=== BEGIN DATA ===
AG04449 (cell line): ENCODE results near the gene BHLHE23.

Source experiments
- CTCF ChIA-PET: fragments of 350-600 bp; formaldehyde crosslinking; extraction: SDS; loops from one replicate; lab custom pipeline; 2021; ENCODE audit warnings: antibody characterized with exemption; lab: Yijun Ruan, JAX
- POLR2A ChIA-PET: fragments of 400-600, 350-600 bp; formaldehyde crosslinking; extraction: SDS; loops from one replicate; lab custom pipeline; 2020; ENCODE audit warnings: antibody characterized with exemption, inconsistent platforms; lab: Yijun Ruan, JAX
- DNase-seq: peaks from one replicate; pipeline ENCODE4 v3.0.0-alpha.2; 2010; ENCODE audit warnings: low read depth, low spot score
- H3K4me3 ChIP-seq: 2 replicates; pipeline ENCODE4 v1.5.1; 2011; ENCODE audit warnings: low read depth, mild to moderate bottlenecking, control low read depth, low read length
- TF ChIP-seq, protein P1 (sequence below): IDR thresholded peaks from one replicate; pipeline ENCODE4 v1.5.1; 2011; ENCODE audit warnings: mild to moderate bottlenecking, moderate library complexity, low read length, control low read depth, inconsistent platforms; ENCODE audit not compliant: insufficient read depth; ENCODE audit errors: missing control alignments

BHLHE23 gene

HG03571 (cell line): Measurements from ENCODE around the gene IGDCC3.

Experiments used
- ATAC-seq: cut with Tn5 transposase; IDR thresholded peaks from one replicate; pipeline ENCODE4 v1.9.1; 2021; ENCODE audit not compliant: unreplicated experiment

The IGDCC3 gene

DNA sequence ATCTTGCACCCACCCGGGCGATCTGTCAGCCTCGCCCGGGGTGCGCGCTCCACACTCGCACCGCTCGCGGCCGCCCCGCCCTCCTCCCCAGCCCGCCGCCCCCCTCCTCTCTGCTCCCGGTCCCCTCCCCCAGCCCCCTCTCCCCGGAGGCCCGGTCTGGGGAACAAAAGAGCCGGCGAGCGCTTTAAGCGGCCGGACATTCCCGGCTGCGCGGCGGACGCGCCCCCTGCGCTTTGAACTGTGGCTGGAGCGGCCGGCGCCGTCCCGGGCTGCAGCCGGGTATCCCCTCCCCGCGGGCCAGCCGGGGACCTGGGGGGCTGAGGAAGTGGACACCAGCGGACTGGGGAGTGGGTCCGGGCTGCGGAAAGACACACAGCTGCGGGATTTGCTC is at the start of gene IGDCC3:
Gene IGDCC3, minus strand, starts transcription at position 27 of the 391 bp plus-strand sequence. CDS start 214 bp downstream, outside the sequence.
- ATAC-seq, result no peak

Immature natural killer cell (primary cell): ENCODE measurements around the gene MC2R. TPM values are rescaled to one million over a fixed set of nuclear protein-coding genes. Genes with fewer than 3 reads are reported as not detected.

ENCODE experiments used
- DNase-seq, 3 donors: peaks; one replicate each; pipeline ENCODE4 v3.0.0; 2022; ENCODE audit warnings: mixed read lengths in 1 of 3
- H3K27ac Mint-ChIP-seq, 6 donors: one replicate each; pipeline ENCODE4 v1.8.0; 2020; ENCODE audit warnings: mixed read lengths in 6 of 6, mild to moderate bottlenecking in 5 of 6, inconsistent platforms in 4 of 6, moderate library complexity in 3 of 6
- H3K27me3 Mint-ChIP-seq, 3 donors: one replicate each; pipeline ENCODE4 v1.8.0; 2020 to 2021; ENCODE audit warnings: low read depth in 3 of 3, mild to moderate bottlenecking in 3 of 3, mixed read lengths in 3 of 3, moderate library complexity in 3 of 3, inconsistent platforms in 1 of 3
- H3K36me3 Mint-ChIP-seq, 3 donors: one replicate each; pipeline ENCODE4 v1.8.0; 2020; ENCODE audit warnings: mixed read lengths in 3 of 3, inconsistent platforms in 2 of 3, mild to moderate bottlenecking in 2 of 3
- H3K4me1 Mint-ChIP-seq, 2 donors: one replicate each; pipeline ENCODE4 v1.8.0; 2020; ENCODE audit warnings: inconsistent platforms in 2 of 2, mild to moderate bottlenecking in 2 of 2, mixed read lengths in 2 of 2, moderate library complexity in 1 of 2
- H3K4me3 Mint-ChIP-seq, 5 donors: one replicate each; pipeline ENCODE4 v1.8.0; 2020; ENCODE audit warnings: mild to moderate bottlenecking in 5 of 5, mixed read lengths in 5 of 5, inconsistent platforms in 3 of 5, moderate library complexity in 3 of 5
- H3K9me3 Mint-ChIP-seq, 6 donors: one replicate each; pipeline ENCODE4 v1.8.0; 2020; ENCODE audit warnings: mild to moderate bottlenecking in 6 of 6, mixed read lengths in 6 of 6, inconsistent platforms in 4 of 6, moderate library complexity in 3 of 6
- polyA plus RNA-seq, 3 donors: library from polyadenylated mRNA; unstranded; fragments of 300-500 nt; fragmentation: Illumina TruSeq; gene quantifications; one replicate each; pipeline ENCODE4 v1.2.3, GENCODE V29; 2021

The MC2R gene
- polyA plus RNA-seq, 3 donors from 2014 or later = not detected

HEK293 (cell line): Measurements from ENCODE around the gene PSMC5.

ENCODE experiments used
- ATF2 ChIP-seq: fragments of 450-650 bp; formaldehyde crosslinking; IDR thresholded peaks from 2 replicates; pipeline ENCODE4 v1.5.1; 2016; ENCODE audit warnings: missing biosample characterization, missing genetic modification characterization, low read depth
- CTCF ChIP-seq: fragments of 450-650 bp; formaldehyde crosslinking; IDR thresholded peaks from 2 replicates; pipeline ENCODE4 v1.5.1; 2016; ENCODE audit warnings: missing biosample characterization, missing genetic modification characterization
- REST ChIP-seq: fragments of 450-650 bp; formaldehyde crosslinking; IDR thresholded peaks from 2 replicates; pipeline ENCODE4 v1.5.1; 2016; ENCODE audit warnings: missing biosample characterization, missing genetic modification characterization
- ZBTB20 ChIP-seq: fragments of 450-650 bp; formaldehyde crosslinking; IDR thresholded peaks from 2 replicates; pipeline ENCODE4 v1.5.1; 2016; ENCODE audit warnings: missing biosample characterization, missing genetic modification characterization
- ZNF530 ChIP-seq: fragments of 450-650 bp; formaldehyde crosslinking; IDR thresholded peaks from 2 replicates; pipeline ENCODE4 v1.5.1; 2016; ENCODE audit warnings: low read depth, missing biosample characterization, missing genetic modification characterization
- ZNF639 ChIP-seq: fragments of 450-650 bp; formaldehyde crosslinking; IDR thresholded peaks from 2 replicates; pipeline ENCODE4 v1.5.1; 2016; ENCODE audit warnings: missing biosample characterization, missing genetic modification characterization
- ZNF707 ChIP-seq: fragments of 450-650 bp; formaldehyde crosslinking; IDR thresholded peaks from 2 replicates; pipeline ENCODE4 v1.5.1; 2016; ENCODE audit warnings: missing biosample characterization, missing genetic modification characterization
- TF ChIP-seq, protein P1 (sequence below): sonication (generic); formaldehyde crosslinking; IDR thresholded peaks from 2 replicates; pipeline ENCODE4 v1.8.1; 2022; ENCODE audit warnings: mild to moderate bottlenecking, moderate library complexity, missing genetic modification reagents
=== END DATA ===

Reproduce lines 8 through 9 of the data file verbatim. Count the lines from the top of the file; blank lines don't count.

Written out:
BHLHE23 gene

HG03571 (cell line): Measurements from ENCODE around the gene IGDCC3.